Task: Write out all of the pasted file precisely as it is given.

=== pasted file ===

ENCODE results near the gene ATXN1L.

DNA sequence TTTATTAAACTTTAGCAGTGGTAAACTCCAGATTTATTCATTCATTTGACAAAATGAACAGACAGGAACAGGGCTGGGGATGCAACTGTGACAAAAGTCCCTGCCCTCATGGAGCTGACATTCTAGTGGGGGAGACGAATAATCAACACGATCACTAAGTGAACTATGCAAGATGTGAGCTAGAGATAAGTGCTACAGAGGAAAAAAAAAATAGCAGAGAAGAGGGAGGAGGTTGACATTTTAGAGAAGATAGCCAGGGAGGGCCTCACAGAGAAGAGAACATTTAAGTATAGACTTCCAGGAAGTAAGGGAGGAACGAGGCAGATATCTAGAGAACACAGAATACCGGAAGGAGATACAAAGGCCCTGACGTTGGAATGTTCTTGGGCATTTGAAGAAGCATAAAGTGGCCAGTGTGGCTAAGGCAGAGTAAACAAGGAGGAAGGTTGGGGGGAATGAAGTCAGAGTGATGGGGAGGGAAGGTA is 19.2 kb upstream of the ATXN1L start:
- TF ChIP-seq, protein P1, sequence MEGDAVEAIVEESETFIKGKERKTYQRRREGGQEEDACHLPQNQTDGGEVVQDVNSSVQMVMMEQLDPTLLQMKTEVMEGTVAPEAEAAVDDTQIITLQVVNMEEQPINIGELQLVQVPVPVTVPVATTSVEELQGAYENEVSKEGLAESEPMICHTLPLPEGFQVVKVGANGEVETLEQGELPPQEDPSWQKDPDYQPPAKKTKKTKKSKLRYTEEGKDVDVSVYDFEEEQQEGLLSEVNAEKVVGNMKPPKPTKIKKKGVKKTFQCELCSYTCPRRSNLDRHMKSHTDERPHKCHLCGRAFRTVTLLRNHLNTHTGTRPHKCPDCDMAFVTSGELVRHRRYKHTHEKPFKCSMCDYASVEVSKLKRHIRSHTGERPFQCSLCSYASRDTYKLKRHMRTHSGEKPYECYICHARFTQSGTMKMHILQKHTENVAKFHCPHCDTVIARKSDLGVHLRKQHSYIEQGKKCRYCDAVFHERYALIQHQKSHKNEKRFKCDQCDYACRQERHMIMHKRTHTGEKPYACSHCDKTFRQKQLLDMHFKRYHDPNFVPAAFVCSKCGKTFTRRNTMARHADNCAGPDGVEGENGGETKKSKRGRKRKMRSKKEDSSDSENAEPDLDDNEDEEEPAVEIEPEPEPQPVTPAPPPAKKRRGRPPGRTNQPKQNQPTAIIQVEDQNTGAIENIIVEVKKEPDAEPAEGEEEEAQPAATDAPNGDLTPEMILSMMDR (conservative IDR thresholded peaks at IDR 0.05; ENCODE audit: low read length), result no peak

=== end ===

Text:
ENCODE results near the gene ATXN1L.

DNA sequence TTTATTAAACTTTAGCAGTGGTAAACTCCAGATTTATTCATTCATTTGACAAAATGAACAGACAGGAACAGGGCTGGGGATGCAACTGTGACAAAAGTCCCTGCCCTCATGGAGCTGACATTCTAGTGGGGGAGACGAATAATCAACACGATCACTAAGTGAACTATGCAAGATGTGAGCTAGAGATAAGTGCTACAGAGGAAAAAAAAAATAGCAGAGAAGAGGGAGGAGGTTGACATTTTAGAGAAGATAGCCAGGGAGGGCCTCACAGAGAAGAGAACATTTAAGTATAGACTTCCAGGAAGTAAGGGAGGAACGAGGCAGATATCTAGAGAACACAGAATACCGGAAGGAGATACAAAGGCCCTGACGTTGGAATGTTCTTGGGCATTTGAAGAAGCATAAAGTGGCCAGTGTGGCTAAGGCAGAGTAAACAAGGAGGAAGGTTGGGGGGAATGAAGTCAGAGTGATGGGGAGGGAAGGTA is 19.2 kb upstream of the ATXN1L start:
- TF ChIP-seq, protein P1, sequence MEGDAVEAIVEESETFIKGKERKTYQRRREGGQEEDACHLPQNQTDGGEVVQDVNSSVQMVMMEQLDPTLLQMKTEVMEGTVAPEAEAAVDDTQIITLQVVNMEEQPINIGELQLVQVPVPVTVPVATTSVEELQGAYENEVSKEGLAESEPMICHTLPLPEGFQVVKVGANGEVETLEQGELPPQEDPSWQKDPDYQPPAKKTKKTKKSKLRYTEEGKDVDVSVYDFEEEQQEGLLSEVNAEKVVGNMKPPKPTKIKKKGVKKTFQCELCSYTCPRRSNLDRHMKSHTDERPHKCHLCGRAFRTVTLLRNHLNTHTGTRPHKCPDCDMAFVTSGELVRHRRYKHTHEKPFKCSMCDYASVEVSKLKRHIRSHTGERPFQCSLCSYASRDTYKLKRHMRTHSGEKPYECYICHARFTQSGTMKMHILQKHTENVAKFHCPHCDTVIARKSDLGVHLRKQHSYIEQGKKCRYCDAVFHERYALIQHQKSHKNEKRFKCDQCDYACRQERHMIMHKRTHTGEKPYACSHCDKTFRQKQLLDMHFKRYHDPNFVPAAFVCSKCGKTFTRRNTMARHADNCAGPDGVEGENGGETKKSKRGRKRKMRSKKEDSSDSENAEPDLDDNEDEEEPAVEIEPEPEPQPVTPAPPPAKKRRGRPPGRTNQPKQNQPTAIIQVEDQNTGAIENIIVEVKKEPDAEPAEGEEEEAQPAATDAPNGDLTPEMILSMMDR (conservative IDR thresholded peaks at IDR 0.05; ENCODE audit: low read length), result no peak